It’s Deaf Awareness Week, so as yours truly has cloth ears, I thought I’d do my bit to help with that awareness. I lost my hearing after having a baby and have to rely on hearing aids to hear. There’s more on that in this post here. However, even with hearing aids it’s a day to day struggle trying to hear sounds and conversations. What would help people like me, is if people were aware of the ways that would help us with our hearing issues (and in turn help you).
So, here’s my tips for when you’re with a deaf person:
– ensure you’ve got your deaf friend’s attention before talking to them
– make sure you’re talking in their direction and don’t turn away in the middle of talking to them either. If you suddenly need to grab something that’s in a different direction to your friend-…
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My blogging friend, James Cudney at This is My Truth Now has started a tag/game where he has posed several questions about one’s reading, looking back over what one has read since January of this year. I am responding to some/most of the prompts he has given.
- The best book you have read so far in 2017–That would have to be The Hate U Give by Angie Thomas. It not only made me think; it changed my thinking.
- Your favorite sequel this year–Many Waters by Madeline L’Engle a YA novel by children’s author I discovered while teaching sixth graders.
- A new release that you haven’t read but really want to–Just about every book reviewed in the Sunday editions of The Houston Chronicle.
- Your Biggest Disappointment– The Education of Dixie Dupree. I’m not sure if I can come up with a reason why.
- The Biggest Surprise of the Year–Before We Visit…
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This 2016 publication particularly appealed to me because I had read Divakaruni’s One Amazing Thing and because I knew she was a professor of Creative Writing at The University of Houston, not only my alma mater, but also one of the five campuses in the system that employs me. She has written for The New Yorker, The Atlantic, and The New York Times, so I was aware of her writing prowess going in to this novel. It deals with four generations of women and the ins and outs of mother daughter relationships.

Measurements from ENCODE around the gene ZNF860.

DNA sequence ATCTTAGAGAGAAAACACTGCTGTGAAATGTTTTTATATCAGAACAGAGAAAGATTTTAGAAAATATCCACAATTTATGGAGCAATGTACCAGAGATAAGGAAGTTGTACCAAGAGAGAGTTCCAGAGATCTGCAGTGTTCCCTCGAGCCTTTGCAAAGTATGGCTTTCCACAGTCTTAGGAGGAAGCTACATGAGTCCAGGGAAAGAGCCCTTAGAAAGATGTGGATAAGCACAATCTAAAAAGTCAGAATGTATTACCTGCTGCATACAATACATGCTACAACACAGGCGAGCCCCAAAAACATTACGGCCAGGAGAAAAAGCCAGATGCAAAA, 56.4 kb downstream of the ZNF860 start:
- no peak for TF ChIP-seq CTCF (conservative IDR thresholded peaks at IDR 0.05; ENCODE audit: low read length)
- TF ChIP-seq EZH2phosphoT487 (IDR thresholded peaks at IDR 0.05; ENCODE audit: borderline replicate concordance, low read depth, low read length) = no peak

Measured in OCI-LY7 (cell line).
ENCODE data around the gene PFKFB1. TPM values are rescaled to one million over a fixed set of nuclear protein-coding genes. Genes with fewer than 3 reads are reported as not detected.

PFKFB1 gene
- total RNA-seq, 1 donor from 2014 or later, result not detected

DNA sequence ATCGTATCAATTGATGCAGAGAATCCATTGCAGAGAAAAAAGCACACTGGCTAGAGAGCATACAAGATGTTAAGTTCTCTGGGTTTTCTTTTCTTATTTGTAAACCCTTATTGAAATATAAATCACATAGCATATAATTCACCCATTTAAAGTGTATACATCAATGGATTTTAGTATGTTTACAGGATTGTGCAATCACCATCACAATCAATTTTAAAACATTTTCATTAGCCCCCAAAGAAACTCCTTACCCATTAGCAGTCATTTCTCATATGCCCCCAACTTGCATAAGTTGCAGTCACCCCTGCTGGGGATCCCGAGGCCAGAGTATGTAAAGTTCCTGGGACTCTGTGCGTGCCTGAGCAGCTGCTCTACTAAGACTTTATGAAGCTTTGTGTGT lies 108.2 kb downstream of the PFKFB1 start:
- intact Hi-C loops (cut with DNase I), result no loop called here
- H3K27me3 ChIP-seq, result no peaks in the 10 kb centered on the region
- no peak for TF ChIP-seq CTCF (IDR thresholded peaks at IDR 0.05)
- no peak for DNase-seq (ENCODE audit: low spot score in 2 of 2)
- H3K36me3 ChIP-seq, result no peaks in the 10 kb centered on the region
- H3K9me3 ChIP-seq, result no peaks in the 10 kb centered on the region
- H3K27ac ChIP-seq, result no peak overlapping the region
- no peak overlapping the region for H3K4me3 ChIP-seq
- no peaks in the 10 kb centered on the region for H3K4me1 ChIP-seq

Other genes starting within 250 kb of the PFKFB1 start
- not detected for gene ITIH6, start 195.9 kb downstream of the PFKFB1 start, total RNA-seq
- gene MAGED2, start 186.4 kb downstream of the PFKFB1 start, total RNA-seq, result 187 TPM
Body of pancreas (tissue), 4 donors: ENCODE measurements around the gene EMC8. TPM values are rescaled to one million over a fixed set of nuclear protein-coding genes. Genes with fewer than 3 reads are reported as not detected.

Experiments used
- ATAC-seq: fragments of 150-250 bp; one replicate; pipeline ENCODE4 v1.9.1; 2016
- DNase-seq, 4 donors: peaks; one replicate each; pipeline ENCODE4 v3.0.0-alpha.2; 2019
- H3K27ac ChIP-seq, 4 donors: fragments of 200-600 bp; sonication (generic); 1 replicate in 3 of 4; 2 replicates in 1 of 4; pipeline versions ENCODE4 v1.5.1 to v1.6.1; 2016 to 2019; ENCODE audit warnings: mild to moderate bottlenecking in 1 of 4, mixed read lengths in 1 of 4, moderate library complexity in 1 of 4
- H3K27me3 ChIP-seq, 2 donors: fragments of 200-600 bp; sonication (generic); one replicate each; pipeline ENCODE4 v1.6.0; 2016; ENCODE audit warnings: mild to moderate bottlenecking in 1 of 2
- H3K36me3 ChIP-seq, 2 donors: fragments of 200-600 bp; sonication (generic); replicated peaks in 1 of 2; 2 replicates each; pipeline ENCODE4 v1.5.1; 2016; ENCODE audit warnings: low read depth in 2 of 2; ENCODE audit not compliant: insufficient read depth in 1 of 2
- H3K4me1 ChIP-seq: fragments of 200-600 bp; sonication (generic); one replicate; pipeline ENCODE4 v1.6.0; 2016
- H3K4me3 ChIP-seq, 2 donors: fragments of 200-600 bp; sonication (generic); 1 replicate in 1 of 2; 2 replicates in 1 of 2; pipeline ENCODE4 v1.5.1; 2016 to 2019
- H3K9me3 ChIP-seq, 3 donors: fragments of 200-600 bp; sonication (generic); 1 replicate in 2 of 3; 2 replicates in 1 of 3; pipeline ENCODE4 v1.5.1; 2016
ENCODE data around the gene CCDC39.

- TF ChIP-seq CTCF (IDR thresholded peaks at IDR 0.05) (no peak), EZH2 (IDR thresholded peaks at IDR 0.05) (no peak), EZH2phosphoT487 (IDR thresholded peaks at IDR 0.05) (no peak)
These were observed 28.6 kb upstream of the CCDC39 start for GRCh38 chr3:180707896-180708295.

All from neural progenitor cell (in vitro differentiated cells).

The setting ranges from Bengal, India to Houston, Texas, another selling point for me. Basically it is the story of Sabritri, daughter of the village sweets maker, Durga; Sabritri’s daughter Bella; and her daughter Tara. The novel explores many different forms and kinds of love, love that reaches across generations. All of the women are strong female…
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Continuing with the idea of teaching poetry to elementary age kids, one sure fire poet is Shel Silverstein, a favorite of kids and adults alike. With Silverstein, one does not have to wait for an occasion to integrate poetry into daily activities, whether in the classroom or at home (Listen up Grandparents!). Looking at trash from the classroom or from the home, Silverstein’s “Sarah Cynthia Sylvia Stout Would Not Take the Garbage Out” is the perfect poetry “happening.” Reading aloud the sound-filled poem (“She’d scour the pots and scrape the pans”) introduces what Sarah will and will not do. Taking the garbage out is where she draws the line. Vivid, but gross images follow:
“And so it piled up to the ceilings:
Coffee grounds, potato peelings,
Brown bananas, rotten peas,
Chunks of sour cottage cheese…
…With bacon rinds and chicken bones,
Drippy ends of ice cream cones,
Prune pits, peach…
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While tidying up and rearranging furniture in all the rooms in anticipation of out-of-state company in June, I came across a yellow legal pad which had fallen behind the dresser. On it were the notes for a review of Jesse J. Prinz’s book which deals with the human mind. Checking back over Sunday (Evening) Posts, I never reported finishing the book nor posted its review, so here it is.
This 2012 publication by Jesse J. Prinz would make an excellent psychology textbook, as it deals with a review of the nature vs nature debate while focusing on what is uniquely human and what is universally human as opposed to the animal kingdom. Studies and case studies from both kingdoms are given as well as the author’s “take” on the role of biology on the human mind and on human behaviors. The author takes issue with the notion that “genetics explains…
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When we studied homonyms, I found a delightful book, Your Aunt is a Witch, which presents homonym pairs in easy to remember rhymes. The cover alone catches the eye of the reluctant reader. I converted the rhymes into a painless but practical worksheet series for the students to illustrate. Here is one of the rhymes converted into worksheet style:
Little Prince Randolph is ( heir air ) to the throne,
And some day he will be king.
He simply adores to fly through the ( heir air )
On his solid gold, diamond-trimmed swing!
After the children pick the correct word, there is space to illustrate the rhyme.
When we discussed literal vs figurative language, I found The King Who Reigned a humorous combination of figurative images illustrated by literal drawings which also dealt with confusing homonyms. The children enjoyed making their own funny illustrations of “She’s all ears,”…
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